voice on the page, something
which is important for their
They will learn a skill that will
help them get higher marks in
any subject if they have to write
Mrs Eason has approached a
number of Auckland schools
including Onewhero Area School
Sally Pendergrast is a specialist
English teacher at the school and
says Mrs Eason s experience as a
teacher and poet would be invalu-
Although creative writing is
taught in New Zealand schools
Mrs Pendergrast says it is some-
times crowded out by other sub-
Often teachers teach in
crowded curriculums and so it s
really difficult to foster that
She says dedicated creative
writing workshops with an
accomplished poet could really
Patumahoe School principal
Rob Gordon is also supportive of
having a poet in school.
He says the workshops could
particularly benefit male
Boys are not fluffy writers --
they re gritty. Often in poetry
boys can be really expressive.
Mrs Eason first discovered a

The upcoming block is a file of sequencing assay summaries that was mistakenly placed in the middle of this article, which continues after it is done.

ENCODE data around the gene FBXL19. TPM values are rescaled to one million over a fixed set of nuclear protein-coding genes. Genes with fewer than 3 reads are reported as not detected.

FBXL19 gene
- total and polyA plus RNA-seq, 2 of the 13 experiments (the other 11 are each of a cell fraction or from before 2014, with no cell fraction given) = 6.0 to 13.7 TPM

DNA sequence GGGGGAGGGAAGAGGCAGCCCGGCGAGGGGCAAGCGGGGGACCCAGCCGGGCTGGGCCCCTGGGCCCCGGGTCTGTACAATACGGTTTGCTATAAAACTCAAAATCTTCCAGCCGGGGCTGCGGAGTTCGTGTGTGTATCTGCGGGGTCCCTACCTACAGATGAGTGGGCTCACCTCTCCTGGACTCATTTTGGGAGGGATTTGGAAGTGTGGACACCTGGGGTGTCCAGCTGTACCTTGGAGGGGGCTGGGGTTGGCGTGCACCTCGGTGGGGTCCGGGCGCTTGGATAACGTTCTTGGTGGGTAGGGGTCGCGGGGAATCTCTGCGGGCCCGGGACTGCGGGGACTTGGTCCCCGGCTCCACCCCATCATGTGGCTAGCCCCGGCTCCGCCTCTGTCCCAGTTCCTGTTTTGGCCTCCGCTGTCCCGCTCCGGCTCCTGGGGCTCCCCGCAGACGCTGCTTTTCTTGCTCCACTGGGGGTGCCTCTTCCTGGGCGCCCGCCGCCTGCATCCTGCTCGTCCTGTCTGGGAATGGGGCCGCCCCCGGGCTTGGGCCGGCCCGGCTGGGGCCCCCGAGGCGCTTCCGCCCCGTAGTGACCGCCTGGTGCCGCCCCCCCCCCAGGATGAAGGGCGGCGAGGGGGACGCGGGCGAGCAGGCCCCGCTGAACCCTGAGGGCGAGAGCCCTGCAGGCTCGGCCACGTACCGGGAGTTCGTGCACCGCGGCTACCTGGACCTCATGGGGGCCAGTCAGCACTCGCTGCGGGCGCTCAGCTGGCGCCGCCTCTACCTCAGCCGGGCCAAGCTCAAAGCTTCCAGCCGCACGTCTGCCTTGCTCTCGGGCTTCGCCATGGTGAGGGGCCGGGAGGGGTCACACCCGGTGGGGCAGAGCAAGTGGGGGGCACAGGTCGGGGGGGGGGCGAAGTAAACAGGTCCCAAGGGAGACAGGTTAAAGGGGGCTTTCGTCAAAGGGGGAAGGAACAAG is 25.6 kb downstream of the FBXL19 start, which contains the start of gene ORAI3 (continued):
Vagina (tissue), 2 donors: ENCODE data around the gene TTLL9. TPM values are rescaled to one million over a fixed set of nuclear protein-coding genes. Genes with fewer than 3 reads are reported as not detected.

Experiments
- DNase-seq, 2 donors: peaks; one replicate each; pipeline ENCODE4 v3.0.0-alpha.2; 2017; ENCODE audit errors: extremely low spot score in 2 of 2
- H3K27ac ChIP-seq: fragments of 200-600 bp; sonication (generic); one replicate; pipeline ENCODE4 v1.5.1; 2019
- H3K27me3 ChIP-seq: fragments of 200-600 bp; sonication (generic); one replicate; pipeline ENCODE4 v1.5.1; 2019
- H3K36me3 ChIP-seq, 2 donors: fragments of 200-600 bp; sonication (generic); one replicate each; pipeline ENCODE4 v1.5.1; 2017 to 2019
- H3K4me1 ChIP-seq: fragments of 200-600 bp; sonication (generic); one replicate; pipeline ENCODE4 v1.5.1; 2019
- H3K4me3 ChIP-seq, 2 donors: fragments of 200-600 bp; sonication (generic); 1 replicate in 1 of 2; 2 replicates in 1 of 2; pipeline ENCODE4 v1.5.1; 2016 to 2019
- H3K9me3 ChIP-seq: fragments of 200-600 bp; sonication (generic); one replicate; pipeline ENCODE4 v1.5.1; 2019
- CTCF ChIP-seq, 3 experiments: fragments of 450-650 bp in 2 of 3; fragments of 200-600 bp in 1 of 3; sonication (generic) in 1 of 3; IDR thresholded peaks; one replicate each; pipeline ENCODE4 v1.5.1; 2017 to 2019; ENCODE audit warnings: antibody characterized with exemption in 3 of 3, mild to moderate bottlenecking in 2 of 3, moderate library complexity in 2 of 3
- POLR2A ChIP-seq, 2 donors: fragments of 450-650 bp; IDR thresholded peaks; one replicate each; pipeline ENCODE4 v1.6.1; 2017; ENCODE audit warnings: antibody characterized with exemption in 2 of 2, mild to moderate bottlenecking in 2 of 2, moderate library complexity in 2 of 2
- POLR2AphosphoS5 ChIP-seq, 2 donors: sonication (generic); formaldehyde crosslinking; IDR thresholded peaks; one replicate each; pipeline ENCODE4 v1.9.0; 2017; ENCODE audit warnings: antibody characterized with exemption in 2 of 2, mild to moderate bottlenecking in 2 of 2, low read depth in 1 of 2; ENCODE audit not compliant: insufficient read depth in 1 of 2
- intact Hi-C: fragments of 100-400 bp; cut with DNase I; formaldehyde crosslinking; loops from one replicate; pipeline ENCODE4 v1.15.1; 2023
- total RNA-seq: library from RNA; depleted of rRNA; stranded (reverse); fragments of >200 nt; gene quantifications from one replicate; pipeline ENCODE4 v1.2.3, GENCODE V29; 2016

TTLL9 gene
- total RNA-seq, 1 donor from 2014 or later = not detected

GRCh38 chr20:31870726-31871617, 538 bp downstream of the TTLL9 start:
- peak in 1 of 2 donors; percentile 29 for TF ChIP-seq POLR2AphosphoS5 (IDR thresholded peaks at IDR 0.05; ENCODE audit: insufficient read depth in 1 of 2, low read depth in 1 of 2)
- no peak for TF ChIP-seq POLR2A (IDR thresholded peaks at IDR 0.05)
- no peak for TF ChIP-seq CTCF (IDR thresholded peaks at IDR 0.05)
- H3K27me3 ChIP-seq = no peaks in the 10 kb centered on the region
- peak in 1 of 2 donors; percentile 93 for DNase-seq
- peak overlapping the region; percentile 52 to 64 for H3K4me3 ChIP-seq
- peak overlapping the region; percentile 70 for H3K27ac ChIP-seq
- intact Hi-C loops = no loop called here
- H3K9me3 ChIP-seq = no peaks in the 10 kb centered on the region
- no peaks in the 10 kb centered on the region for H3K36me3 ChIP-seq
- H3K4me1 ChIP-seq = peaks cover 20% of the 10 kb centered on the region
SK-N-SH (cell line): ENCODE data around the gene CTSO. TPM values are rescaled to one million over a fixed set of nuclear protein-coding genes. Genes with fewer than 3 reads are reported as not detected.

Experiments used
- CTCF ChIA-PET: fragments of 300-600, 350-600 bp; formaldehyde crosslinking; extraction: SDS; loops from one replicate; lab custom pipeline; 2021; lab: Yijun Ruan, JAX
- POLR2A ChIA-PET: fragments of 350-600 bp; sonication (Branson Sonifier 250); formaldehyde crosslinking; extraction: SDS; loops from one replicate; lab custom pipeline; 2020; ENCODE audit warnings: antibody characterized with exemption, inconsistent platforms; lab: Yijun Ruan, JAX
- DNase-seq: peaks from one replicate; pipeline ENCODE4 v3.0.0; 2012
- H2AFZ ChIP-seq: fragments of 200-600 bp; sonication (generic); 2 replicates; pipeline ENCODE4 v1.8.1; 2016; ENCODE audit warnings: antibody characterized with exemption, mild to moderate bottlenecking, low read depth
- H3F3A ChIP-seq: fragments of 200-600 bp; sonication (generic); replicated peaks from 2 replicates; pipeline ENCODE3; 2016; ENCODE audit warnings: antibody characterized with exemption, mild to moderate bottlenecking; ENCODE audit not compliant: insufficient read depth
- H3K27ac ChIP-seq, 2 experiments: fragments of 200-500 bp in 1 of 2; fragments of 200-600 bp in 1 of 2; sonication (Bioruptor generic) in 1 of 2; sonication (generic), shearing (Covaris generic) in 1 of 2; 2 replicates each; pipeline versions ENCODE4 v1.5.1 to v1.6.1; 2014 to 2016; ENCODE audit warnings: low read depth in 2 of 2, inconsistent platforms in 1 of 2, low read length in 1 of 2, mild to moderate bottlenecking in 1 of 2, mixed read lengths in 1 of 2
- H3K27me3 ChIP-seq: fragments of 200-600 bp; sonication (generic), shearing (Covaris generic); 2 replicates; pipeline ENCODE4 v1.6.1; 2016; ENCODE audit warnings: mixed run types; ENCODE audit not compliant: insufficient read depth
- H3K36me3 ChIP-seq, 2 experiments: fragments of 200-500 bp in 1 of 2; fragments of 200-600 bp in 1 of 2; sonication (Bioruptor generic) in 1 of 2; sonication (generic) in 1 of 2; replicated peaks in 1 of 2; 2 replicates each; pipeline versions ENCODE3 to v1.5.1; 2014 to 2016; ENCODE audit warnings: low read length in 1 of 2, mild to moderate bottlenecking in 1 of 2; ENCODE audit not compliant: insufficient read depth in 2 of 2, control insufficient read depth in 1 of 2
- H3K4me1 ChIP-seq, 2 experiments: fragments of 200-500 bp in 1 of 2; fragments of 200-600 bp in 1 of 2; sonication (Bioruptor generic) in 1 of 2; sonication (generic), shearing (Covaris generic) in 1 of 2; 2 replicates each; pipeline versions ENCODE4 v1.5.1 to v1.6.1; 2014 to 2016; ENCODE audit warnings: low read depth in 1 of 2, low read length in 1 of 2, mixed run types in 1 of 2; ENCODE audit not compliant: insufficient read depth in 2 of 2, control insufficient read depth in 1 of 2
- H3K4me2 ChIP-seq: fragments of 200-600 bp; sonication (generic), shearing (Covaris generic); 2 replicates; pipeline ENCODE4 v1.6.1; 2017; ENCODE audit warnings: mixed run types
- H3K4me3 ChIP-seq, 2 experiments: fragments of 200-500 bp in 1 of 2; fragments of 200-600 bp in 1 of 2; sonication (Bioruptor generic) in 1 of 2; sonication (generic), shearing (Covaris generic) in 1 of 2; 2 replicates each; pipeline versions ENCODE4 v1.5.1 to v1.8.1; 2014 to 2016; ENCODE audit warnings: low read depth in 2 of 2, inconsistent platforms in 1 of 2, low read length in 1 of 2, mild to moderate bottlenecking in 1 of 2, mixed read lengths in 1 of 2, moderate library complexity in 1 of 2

love for poetry while studying for
a bachelor of arts at Auckland
University. But it was not until
she found herself in a small
mountain village in Spain as a
24-year-old that she really had a
chance to develop her passion.
We had five months there and
there was a typewriter so I just
Almost three decades on she
concedes poetry can sometimes be
a hard sell but says there is more
to it than simply learning to
In the past, Mrs Eason has
made a point of encouraging
students to read their poems
aloud so they develop the confi-
dence for public speaking -- some-
thing she says many people strug-
When men are getting mar-
ried, often something that should
be the happiest day of their life is
one of the most distressing
because they are terrified of
speaking, she says.
Mrs Eason has already
approached a number of Auckland
schools but is keen to pass on her
passion for poetry to as many chil-
dren as she can.
To develop the imagination of a
10-year-old is important, she
says. If you don t develop the
imaginations in children, you
can t expect to have imaginative
Phone Mrs Eason on 849 8114.
Struan Purdie is an AUT